IDC’s Third Platform –the next computing generation—rests on cloud computing, big data and analytics, social business, and mobility. Together, these form a foundation to provide scalable anywhere-anytime-any device computing. As these trends become ubiquitous, they enable and accelerate the Internet of Things (IOT), cognitive systems, robotics, 3D printing, virtual reality, self-driving cars, or better security.
At the same time, this brave new world wreaks havoc on the old one of PC’s, client-server software and legacy apps. I would also add another disruptive ingredient to the mix—open source software, which is no longer for hobbyists and is now embedded in most new applications. IDC predicts that 2016 is the year in which spending on third platform IT will exceed that for the second platform, with a CAGR of 12.7% for 2015-2020. At the same time, they predict that second platform investment will be down 5%.
Their recent surveys show that, in terms of maturity, today most companies are in the digital exploration or early platform development phase, with 14% having no interest in digital transformation, and only 8% already using digital transformation to disrupt competitors or markets. That will change by 2020 as 50% of businesses will be using this platform to disrupt and transform.
- Business owners, not IT will control more of the IT budget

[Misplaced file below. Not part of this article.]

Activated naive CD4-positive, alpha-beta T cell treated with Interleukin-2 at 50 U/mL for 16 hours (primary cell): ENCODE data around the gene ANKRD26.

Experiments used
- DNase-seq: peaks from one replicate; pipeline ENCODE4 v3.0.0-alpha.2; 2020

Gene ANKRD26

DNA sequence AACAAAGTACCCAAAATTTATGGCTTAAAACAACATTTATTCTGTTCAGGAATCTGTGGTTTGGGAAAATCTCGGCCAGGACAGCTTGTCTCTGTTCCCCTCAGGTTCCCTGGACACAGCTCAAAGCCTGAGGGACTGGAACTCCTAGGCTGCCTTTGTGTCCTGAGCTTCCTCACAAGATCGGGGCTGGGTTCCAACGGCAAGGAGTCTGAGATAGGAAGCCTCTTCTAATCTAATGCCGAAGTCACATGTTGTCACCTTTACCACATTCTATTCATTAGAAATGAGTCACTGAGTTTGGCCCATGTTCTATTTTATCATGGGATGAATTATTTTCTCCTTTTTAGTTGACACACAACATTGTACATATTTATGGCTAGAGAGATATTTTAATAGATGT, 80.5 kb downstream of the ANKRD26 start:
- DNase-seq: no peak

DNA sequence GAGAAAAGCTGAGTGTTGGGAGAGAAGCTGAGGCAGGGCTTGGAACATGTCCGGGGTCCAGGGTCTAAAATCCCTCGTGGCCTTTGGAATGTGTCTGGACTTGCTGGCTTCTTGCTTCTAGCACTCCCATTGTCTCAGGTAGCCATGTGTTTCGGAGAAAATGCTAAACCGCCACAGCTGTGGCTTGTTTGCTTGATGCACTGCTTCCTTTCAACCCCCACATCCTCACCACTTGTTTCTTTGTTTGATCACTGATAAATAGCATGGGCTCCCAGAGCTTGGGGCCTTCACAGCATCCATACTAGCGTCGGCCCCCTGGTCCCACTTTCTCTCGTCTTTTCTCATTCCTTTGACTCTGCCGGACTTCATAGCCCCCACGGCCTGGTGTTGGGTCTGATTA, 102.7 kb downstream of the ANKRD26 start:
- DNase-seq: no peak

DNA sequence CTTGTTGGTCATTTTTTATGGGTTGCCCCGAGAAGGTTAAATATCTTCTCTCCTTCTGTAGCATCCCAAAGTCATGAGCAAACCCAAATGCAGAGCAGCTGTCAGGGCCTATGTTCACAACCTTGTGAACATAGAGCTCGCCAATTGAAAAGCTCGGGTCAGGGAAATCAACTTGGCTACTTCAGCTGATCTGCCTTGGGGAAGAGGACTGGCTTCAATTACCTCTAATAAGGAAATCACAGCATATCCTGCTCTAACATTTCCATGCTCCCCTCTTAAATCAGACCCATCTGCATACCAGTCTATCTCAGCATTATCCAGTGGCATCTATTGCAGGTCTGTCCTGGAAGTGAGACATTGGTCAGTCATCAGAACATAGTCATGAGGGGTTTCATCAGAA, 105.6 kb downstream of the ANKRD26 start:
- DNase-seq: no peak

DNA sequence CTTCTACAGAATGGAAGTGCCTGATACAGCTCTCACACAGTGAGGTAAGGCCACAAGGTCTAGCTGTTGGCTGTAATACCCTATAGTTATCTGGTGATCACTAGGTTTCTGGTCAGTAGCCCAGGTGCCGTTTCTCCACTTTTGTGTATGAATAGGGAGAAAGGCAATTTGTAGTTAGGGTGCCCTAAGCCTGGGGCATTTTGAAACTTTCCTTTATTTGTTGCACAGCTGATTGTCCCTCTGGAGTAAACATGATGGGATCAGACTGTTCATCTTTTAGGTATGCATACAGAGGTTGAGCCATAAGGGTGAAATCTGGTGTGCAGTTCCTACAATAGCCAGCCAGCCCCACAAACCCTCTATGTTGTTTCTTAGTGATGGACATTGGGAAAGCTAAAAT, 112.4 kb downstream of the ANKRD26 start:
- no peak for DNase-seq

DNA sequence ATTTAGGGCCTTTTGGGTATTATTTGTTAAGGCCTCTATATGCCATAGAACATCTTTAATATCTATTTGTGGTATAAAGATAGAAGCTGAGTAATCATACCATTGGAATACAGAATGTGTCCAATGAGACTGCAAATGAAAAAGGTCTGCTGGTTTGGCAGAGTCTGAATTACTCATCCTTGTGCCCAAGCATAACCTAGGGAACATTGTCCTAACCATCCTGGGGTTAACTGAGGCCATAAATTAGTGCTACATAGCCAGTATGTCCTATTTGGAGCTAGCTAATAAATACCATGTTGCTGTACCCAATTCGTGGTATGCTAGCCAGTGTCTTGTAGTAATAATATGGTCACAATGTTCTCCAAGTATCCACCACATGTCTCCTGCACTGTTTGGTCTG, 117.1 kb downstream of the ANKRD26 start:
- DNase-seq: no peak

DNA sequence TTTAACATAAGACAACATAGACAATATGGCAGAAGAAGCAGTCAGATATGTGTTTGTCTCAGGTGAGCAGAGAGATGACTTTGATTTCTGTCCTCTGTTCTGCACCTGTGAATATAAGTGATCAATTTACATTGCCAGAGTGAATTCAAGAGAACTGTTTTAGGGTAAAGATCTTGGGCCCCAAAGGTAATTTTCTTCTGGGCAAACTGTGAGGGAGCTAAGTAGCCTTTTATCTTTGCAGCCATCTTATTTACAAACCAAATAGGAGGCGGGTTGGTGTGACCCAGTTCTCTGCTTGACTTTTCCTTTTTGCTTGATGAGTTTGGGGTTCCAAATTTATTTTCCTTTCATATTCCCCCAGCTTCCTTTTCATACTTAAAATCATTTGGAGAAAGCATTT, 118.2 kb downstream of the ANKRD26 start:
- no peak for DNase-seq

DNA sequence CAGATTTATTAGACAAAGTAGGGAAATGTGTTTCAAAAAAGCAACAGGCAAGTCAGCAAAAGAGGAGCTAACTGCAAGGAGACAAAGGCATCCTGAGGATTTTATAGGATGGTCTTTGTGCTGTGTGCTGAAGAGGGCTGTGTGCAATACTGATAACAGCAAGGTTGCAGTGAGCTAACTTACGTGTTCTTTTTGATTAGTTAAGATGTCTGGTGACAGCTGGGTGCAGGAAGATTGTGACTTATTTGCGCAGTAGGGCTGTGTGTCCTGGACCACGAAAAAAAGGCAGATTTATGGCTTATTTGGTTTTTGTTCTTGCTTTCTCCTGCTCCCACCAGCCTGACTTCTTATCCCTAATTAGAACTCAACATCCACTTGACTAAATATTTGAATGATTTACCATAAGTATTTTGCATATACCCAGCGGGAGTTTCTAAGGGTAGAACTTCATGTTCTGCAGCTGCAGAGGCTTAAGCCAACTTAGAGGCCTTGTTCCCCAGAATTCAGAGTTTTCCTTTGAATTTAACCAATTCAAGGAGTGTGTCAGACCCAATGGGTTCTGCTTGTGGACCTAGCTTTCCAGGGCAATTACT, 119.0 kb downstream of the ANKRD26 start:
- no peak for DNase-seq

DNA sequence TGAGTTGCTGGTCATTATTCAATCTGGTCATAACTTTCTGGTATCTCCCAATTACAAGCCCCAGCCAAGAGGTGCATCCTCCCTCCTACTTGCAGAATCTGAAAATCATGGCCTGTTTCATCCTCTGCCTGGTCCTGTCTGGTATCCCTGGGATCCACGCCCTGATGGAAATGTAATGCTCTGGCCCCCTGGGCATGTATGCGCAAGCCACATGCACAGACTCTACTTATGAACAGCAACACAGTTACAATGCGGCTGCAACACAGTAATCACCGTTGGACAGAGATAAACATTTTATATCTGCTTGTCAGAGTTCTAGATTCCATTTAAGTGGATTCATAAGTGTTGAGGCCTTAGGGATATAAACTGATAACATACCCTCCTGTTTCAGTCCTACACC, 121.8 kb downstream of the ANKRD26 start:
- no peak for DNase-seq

- Health services and financial services are two of the top industries to invest, reaping the rewards of faster, cheaper, and more comprehensive uses of their data.
- Other top applications now in the works include marketing and sales, retail, security, education, media and entertainment.
- Technology will be embedded in most applications and devices.
- Start-ups are rife, and the shakeup has not yet begun
- Cognitive computing and AI is a requirement for developer teams—by 2018, more than 50% of developer teams will be using AI for continuous sensing and collective learning (cognitive applications and IOT).
Where does existing IT infrastructure play in this game? In our scramble as analysts to pin down trends, we often neglect the fact that existing systems and applications a still valuable. They may well be good enough for a given task or process, or they may continue to churn on, feeding into newer layers of technology stacks when appropriate. Unlike newer versions, the kinks have been worked out. The challenge for business and IT managers will be to distinguish between the promise of the new and the security of the old: when to invest, when to explore, and when to stand back and watch. Good question!
Click here or more information on IDC’s take on the 3rd Platform